The Writers Guild of America will reveal nominations on Friday (Jan. 4) for the 65th annual edition of its awardsfest. Only scripts written under the guild’s guidelines or those of several international partners are allowed to vie for these kudos which will be presented on Feb. 17 at the Marriott Hotel in Los Angeles.
While 282 films are in the running for Best Picture at the Oscars, only 68 of these had original scripts that can vie for WGA recognition while just 44 had adapted screenplays that can contend.
This year, two of our five frontrunners for the Original Screenplay Oscar — “Django Unchained” by non-guild member Quentin Tarantino and “Amour” from writer-director Michael Haneke — are out of the running with the WGA.
Tarantino won the Oscar for scripting “Pulp Fiction” in 1994 and was nominated in 2009 for “Inglorious Basterds.” And while foreign fare such as “Amour” has a hard time meeting the eligibilty requirements of the WGA, it has been welcomed by the writers branch of the academy. Just last year, Asghar Farhadi‘s script for Best Foreign-Language Film winner “A Separation” was nominated.
Among our top five contenders for the Adapted Screenplay Oscar, “Beasts of the Southern Wild” won’t make the cut with the WGA. Also destined to be MIA from the WGA roster are: “Les Miserables,” “Best Exotic Marigold Hotel,” “Anna Karenina” and “Quartet.”
Last year, only five of the 10 WGA nominees went on to contend at the Oscars. In 2010, six of the 10 WGA nominees went on to compete at the Oscars while only four managed to do this in 2009.
Three of last year’s Oscar nominees for Best Original Screenplay — “The Artist,” “Margin Call” and “A Separation” — were ineligible with the WGA as was one of the Best Adapted Screenplay Oscar contenders — “Tinker Tailor Soldier Spy.”
Both of last year’s WGA winners went on to repeat at the Oscars. “Midnight in Paris” won Woody Allen his fifth Original Screenplay award from the WGA while Alexander Payne claimed his third Adapted Screenplay prize for “The Descendants,” along with collaborators Nax Faxon and Jim Rash.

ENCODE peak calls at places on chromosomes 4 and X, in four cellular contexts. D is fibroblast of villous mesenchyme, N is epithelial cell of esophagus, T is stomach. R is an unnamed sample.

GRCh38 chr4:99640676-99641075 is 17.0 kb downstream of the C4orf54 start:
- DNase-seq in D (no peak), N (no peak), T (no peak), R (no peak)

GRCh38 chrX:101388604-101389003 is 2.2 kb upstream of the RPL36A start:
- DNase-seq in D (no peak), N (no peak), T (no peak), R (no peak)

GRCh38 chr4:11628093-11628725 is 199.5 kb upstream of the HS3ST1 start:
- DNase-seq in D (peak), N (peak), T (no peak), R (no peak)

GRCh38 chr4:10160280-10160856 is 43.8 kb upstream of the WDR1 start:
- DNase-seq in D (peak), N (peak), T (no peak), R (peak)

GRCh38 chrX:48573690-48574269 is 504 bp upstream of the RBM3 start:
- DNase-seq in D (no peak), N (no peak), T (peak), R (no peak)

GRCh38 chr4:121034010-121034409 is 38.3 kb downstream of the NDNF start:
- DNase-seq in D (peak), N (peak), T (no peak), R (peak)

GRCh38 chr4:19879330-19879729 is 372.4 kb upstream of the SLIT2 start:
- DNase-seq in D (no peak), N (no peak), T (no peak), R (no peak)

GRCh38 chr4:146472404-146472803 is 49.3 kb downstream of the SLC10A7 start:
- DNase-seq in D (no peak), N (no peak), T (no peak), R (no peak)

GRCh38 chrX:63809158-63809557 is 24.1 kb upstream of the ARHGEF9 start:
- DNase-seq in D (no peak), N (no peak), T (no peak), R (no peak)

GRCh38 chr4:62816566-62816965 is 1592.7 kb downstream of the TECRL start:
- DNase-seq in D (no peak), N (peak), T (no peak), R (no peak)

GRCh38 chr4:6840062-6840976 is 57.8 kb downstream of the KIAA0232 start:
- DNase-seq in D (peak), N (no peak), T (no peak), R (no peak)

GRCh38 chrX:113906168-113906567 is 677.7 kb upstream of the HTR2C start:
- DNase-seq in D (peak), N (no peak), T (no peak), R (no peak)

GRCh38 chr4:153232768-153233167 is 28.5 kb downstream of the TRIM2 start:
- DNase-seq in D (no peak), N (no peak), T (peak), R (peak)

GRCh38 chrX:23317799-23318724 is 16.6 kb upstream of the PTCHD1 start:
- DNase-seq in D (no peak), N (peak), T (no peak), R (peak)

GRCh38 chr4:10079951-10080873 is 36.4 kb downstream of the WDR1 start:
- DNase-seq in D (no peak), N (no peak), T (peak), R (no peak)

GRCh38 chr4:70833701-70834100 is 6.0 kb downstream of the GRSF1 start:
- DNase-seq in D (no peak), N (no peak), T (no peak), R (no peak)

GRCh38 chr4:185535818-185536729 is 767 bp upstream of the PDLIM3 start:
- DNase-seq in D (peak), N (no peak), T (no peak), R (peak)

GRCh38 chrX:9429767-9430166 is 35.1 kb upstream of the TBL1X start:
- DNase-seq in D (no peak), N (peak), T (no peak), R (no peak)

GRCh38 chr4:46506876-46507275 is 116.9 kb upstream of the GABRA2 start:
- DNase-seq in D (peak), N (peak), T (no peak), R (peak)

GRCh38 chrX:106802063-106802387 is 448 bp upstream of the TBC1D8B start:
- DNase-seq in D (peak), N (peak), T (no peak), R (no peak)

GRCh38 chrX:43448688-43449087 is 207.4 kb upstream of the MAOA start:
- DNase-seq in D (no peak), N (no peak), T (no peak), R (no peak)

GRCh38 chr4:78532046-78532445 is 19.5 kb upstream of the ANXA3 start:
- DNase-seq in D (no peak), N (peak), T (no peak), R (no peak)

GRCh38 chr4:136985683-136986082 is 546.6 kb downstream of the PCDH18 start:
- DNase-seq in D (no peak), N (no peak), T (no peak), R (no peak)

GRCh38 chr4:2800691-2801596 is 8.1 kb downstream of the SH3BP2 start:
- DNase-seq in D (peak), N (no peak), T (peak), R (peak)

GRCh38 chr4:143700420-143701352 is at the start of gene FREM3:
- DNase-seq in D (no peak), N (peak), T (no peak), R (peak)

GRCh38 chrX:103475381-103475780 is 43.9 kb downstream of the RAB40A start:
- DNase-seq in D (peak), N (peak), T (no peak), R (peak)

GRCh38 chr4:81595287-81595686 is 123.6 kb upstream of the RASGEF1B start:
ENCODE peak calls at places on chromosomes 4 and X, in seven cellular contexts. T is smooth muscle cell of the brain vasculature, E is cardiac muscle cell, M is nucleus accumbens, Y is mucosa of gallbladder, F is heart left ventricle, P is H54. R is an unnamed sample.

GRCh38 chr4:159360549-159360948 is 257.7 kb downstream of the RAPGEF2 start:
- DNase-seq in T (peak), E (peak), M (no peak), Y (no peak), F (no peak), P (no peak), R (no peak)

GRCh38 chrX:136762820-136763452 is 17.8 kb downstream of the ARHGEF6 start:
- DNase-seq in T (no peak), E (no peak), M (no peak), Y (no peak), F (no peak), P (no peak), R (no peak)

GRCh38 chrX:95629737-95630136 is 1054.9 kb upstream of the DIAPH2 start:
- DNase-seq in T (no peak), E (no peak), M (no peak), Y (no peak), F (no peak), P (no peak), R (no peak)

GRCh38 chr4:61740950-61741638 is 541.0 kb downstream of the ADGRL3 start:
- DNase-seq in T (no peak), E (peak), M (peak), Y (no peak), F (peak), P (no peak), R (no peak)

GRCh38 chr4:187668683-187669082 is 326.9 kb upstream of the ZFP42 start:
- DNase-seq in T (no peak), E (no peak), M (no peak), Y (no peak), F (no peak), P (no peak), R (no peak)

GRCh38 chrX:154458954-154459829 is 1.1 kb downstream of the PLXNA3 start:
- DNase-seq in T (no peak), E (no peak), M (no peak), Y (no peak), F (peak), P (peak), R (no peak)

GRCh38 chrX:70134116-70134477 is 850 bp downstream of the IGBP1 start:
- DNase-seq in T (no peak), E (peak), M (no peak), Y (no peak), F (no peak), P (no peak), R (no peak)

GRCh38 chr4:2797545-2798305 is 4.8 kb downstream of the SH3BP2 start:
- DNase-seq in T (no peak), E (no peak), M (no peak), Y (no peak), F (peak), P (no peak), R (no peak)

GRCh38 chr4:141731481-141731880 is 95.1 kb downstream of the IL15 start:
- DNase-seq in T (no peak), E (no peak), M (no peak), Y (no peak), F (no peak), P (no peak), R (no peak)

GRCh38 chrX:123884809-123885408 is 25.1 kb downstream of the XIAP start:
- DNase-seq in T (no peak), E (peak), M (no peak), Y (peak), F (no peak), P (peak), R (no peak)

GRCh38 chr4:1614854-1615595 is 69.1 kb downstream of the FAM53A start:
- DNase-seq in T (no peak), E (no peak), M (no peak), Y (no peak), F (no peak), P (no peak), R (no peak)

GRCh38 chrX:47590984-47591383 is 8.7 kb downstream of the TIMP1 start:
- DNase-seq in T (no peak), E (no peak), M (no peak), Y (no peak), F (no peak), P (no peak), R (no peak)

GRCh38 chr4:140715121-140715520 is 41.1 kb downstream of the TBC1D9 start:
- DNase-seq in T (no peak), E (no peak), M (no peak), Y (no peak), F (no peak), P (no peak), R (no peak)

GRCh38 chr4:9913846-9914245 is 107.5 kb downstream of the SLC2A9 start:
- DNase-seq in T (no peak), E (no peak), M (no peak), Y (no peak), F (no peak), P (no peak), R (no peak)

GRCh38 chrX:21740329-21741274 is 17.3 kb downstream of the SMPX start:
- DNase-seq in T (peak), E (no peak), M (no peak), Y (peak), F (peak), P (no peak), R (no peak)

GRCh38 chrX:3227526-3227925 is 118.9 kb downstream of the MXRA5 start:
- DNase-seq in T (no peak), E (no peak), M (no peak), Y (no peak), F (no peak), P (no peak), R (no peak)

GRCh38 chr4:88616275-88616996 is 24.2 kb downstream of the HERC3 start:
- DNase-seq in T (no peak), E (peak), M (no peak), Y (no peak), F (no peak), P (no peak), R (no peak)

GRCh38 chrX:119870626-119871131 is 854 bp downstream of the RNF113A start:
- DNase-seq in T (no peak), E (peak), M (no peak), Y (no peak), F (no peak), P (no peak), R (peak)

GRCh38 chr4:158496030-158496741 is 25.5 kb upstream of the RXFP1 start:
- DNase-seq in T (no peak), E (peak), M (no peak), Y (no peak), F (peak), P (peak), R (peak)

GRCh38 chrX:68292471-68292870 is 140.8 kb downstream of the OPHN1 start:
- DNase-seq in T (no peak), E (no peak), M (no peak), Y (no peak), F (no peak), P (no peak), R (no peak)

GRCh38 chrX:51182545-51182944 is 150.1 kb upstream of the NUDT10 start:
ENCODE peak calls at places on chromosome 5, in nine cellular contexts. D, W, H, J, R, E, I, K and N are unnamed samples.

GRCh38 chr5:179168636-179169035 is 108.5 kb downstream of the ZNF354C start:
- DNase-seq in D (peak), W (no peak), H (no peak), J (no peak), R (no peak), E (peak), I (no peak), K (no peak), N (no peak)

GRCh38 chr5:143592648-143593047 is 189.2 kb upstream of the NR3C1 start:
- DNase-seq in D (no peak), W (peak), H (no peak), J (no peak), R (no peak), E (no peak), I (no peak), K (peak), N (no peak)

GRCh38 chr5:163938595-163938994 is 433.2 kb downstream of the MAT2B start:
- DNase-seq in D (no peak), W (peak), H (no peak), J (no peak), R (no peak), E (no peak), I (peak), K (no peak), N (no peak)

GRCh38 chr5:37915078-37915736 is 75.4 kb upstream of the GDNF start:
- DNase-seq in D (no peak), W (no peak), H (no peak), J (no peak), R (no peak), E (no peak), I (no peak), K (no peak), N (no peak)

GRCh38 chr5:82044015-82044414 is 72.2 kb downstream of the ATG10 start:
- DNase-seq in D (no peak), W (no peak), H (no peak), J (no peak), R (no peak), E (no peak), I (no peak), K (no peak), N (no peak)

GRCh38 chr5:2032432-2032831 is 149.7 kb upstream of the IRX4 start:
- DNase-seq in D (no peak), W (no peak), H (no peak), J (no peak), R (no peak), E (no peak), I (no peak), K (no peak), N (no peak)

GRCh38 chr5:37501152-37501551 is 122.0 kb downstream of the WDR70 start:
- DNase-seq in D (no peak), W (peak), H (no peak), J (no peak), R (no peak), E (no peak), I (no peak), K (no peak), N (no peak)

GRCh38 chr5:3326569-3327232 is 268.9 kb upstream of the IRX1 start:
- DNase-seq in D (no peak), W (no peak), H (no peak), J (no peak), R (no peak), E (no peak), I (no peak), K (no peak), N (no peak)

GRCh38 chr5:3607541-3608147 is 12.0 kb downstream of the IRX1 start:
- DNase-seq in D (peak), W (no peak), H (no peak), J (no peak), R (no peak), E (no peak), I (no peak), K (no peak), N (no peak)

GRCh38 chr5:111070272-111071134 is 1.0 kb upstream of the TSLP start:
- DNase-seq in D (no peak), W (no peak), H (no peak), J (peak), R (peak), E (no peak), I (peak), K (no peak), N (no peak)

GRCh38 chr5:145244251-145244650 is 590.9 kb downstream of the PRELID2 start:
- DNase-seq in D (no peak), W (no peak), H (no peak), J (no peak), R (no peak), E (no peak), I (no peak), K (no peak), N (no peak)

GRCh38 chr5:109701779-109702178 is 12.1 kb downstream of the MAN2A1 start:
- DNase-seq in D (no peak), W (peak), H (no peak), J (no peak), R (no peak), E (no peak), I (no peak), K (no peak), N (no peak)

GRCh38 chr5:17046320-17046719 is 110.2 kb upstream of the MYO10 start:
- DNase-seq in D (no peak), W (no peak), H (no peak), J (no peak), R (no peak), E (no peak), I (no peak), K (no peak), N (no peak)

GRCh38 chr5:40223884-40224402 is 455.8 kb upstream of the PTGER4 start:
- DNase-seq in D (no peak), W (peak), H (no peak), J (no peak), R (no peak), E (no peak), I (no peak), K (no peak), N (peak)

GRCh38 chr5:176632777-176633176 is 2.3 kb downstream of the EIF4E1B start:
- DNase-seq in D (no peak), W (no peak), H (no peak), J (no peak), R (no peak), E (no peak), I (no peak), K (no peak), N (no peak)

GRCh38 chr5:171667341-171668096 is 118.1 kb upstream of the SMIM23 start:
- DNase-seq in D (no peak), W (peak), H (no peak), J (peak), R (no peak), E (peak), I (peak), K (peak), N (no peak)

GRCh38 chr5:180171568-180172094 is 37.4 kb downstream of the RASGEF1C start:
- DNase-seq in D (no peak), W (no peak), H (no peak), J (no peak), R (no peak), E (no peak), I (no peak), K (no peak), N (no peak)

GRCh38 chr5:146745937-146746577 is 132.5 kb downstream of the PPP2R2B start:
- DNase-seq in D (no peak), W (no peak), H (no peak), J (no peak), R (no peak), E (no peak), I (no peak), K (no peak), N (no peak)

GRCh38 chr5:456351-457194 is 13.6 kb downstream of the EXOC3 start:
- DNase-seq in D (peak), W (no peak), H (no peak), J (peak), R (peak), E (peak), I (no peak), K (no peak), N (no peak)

In 2010, Aaron Sorkin won Best Adapted Screenplay at both kudos for “The Social Network.” He edged out the adapters of “127 Hours” and “True Grit” for both awards. However, two of his Oscar rivals — “Toy Story 3” and “Winter’s Bone” — were ineligible to contend at the WGAs.
The eventual Oscar winner for Best Original Screenplay — “The King’s Speech” — was also ineligible for the WGA award as was another Oscar nominee — “Another Year.” Oscar contender Christopher Nolan won that prize for “Inception” edging out, among others, Oscar rivals “The Fighter” and “The Kids Are All Right.”
And in 2009, the four WGA contenders deemed Oscar worthy were: WGA winner “The Hurt Locker” which repeated at the Oscars and “A Serious Man” on the original front and eventual champ “Precious” and WGA winner “Up in the Air” on the adapted side. Two of the eventual five Oscar nominees for Best Original Screenplay — “Inglorious Basterds” and “Up” — were ineligible for WGA consideration. Likewise, three of the Best Adapted Screenplay contenders — “District 9,” “An Education” and “In the Loop” — were left out of the running by the WGA.